The note was scribbly, her handwriting melting together, and ink sliding across the paper. I didn’t have the heart to show Mama or Papa. If I did, I knew they’d take away my iPad: my favorite thing in the whole world. So, I didn’t tell my parents and crumbled up the note in my hand before throwing it in the dirty hamper.

   I don’t know how, but three days later, Mama found the note. Now, I’m in a heave of trouble.

   Mama’s voice is a cloud of anger as it floats around me, scolding me. Her smooth, brown face worn with smile lines is twisted up in disappointment as she grits her teeth and dangles the note in my face.

   She repeatedly asks why I hadn’t shown her. I’m too full of shame and embarrassment, and all I do is pout, shrinking under her before she takes her long thin fingers and points up the stairs, banishing me to my room. I run up the stairs with a big blob of tears blurring my vision, and I drop on my Disney princess bed when I reach my room.

   I don’t know why I’m crying. Is it because I feel bad that I didn’t tell Mama? Or is it because I wish Mama took my side instead of Mrs. Ingram’s?

   I don’t know how I feel; my emotions bounce in my chest, and I gulp in a breath before letting it out.

   No, I tell myself. I walk up to the mirror on my closet door. I stare at the reflection; a girl with ash-brown curls gracing her forehead stares back at me. The strands of my hair climb through the air around me.

   Mama is wrong. She didn’t even let me tell her why Mrs. Ingram wrote that note. Goosebumps ripple up and down my arms as the chilly air wafts through my room, my open window creaking from the force of the wind. I walk to the window and aim to close it, when a firefly suddenly glows in my face. 

   It’s like a scene out of Tinker Bell without the pixie dust. I smile at the little firefly before cupping my hands around it. I don’t know if this is the special firefly, yet its glowing heartbeat, dimming and brightening in my cupped hands signifies that it is.

   I don’t know what I’m wishing for. I don’t know if I should wish for anything at all.

   Yet the words slip through my mouth as I whisper, “I wish Mama would disappear.”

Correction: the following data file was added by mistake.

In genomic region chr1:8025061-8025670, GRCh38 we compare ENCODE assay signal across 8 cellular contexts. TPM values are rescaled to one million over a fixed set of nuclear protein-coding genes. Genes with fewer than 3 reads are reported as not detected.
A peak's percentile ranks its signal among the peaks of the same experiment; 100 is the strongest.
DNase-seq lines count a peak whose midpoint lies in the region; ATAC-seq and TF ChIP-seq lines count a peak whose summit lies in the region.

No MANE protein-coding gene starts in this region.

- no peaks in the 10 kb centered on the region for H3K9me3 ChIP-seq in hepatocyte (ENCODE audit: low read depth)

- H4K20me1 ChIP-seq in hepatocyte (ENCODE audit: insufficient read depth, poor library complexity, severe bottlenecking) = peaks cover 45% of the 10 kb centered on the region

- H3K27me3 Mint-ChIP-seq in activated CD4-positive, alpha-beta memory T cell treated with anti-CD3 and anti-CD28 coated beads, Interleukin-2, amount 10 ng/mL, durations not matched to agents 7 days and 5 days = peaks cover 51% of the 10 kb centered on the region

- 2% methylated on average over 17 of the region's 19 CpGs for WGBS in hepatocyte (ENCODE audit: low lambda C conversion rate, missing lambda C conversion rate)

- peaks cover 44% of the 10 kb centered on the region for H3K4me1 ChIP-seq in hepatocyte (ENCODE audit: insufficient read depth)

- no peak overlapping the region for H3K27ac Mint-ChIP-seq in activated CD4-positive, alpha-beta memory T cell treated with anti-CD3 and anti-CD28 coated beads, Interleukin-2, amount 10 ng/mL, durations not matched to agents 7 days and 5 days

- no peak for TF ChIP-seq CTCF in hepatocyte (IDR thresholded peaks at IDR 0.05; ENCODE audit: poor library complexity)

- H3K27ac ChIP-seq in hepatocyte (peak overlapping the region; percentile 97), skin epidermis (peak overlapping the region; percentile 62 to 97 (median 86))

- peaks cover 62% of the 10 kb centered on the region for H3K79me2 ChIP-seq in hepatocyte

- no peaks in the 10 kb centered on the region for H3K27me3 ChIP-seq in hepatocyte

When I open my hands, the firefly’s glow dims. It’s not as bright, as if it wished I hadn’t said that.

   I didn’t mean it. So, I tell that to the firefly and wish again.

   “I wish Mama wasn’t mad at me,” I plead, but the firefly doesn’t seem to want to hear it, and floats away. I sigh again before sitting on my bed. Night creeps up on me, until the sun gleams in the sky the next morning.

   It’s Saturday. On Saturday, Mama makes happy pancakes with deep smiles that stare at you before you chew them away. She also makes fluffy eggs that remind me of clouds. She knows how to make a Saturday breakfast and I hope she still isn’t upset with me from yesterday.

   I hop down the stairs, running to Mama. I’ll tell her that I’m sorry. I’ll explain that I didn’t want to make her upset by hiding the note. I plan to explain everything, but when I reach the living room, it’s only Papa and my little brother on the couch, eating pizza.

   Pizza for breakfast? Mama would never allow that.

   “Where’s Mama?” I ask Papa as I wander around the empty kitchen with no sight of my mother’s lean frame. I meander into the living room in the hope of spotting her necklace glistening from the sun’s reflection.

   But there’s only Papa. And my little brother.

   Papa smacks his lips, the tomato sauce from the pizza on the corner of his mouth as he says, “She’s gone.”

   I gasp. Gone? Not gone, gone right?

   Then, I remember last night. Me. The firefly. Oh, no! Mama isn’t gone. She’s wished-away.

   I wished her away!